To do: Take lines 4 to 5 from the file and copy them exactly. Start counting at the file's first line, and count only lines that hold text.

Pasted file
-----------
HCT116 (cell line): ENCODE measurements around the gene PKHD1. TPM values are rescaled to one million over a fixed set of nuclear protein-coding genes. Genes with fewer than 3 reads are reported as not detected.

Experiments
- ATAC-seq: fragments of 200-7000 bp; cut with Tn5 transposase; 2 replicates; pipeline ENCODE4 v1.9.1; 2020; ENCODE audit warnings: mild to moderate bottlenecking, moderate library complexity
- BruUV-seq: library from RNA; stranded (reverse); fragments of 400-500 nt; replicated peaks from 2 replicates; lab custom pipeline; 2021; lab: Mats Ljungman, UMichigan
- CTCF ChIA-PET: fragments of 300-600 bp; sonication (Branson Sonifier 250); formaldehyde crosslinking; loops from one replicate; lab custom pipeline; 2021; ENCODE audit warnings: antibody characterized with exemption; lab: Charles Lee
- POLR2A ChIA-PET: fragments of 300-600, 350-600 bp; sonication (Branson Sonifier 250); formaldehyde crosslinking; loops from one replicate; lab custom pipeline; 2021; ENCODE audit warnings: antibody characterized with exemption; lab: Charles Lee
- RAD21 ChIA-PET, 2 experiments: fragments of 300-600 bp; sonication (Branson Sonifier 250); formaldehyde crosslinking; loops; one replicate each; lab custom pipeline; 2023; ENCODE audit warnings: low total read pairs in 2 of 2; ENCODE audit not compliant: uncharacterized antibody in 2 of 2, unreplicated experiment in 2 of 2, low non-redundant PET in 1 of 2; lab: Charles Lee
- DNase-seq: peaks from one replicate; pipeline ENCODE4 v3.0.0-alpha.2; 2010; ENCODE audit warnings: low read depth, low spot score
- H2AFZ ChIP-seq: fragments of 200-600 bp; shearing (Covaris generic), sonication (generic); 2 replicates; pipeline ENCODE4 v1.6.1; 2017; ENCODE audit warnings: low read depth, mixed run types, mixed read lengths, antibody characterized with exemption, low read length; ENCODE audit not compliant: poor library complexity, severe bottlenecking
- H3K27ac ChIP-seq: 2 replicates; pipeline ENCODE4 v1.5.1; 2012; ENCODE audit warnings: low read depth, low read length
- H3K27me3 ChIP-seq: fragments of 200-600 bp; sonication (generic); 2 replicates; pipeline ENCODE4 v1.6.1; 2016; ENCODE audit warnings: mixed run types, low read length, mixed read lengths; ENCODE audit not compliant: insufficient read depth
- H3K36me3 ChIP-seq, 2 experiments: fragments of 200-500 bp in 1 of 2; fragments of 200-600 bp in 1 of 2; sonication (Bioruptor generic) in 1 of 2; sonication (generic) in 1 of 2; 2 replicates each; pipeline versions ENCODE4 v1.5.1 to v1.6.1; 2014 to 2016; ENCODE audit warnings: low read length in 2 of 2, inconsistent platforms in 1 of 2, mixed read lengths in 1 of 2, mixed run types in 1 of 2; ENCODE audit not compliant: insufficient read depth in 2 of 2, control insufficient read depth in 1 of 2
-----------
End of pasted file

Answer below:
- BruUV-seq: library from RNA; stranded (reverse); fragments of 400-500 nt; replicated peaks from 2 replicates; lab custom pipeline; 2021; lab: Mats Ljungman, UMichigan
- CTCF ChIA-PET: fragments of 300-600 bp; sonication (Branson Sonifier 250); formaldehyde crosslinking; loops from one replicate; lab custom pipeline; 2021; ENCODE audit warnings: antibody characterized with exemption; lab: Charles Lee